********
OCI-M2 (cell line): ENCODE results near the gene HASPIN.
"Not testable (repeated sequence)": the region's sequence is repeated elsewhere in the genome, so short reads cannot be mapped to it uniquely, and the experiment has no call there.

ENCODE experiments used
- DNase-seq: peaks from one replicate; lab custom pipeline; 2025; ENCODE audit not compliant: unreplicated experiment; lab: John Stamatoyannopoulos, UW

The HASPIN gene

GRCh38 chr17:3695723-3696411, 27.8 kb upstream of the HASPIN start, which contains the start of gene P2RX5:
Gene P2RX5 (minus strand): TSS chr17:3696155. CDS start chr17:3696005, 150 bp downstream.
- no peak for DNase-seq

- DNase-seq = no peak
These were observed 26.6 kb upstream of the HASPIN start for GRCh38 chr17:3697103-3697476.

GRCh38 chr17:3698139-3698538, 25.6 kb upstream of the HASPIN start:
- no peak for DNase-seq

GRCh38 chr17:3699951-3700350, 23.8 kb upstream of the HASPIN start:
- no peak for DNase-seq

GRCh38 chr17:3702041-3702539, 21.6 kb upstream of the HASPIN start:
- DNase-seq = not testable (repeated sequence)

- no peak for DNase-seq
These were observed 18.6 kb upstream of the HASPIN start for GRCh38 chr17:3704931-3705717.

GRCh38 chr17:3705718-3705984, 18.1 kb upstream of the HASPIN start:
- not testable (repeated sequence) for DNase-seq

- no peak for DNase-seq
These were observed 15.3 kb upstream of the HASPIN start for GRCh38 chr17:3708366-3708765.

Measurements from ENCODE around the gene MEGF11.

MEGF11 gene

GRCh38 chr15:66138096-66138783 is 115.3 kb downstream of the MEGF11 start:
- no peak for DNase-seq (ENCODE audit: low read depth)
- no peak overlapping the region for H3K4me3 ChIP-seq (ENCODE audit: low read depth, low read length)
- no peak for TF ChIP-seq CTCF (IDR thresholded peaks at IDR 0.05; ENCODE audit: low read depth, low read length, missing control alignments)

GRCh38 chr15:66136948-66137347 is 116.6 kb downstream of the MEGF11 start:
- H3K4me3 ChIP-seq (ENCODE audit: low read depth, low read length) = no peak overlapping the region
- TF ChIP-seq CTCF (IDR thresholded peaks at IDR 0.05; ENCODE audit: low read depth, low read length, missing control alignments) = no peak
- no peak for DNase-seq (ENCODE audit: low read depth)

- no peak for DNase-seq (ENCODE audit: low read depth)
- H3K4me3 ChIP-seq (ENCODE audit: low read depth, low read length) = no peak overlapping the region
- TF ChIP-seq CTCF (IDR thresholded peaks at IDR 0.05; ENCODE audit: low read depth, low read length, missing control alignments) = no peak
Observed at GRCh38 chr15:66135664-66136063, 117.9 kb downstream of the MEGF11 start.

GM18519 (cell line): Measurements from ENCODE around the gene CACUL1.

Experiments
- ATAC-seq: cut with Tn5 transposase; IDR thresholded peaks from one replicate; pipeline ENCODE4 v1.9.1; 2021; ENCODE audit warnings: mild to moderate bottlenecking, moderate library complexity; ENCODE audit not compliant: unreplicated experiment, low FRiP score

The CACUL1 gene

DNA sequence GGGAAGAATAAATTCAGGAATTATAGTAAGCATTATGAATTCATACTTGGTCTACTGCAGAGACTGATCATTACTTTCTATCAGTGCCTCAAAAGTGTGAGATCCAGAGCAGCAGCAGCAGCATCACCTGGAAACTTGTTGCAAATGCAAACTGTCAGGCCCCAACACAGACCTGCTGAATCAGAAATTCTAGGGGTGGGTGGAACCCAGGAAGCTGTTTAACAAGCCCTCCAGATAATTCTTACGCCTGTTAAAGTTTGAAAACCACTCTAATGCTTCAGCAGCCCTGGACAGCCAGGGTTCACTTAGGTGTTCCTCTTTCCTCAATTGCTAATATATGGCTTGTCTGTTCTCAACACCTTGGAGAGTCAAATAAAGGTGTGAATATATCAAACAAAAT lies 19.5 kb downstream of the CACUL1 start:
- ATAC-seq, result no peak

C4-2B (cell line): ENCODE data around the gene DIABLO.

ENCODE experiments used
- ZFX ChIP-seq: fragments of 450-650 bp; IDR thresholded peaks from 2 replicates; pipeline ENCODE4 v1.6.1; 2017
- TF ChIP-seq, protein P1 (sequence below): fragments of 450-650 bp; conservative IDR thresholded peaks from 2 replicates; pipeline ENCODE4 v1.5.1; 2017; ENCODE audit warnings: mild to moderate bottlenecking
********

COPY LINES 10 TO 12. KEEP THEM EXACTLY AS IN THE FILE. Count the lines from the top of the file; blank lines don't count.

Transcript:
These were observed 26.6 kb upstream of the HASPIN start for GRCh38 chr17:3697103-3697476.

GRCh38 chr17:3698139-3698538, 25.6 kb upstream of the HASPIN start:
- no peak for DNase-seq